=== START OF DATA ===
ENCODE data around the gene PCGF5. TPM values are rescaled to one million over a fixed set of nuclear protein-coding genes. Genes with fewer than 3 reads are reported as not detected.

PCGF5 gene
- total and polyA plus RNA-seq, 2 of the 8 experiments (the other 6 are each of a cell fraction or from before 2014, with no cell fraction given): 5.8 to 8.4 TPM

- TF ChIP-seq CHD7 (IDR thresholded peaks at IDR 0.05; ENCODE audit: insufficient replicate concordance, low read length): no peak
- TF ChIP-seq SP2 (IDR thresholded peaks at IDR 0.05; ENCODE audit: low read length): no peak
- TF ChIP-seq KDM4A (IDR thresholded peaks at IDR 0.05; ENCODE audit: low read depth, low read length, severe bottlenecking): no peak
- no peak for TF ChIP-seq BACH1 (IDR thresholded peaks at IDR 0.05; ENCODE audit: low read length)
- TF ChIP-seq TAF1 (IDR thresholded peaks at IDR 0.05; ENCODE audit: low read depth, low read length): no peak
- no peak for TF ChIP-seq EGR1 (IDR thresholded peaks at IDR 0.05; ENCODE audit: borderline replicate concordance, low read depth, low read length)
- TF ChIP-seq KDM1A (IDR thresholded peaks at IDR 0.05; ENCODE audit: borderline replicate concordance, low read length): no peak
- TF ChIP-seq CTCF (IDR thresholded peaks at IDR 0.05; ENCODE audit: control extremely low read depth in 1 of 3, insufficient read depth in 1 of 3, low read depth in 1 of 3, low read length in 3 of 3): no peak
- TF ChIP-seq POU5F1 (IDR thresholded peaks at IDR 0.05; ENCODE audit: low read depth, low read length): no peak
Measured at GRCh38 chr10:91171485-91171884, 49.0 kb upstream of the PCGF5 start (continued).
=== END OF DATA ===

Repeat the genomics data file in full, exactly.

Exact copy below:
ENCODE data around the gene PCGF5. TPM values are rescaled to one million over a fixed set of nuclear protein-coding genes. Genes with fewer than 3 reads are reported as not detected.

PCGF5 gene
- total and polyA plus RNA-seq, 2 of the 8 experiments (the other 6 are each of a cell fraction or from before 2014, with no cell fraction given): 5.8 to 8.4 TPM

- TF ChIP-seq CHD7 (IDR thresholded peaks at IDR 0.05; ENCODE audit: insufficient replicate concordance, low read length): no peak
- TF ChIP-seq SP2 (IDR thresholded peaks at IDR 0.05; ENCODE audit: low read length): no peak
- TF ChIP-seq KDM4A (IDR thresholded peaks at IDR 0.05; ENCODE audit: low read depth, low read length, severe bottlenecking): no peak
- no peak for TF ChIP-seq BACH1 (IDR thresholded peaks at IDR 0.05; ENCODE audit: low read length)
- TF ChIP-seq TAF1 (IDR thresholded peaks at IDR 0.05; ENCODE audit: low read depth, low read length): no peak
- no peak for TF ChIP-seq EGR1 (IDR thresholded peaks at IDR 0.05; ENCODE audit: borderline replicate concordance, low read depth, low read length)
- TF ChIP-seq KDM1A (IDR thresholded peaks at IDR 0.05; ENCODE audit: borderline replicate concordance, low read length): no peak
- TF ChIP-seq CTCF (IDR thresholded peaks at IDR 0.05; ENCODE audit: control extremely low read depth in 1 of 3, insufficient read depth in 1 of 3, low read depth in 1 of 3, low read length in 3 of 3): no peak
- TF ChIP-seq POU5F1 (IDR thresholded peaks at IDR 0.05; ENCODE audit: low read depth, low read length): no peak
Measured at GRCh38 chr10:91171485-91171884, 49.0 kb upstream of the PCGF5 start (continued).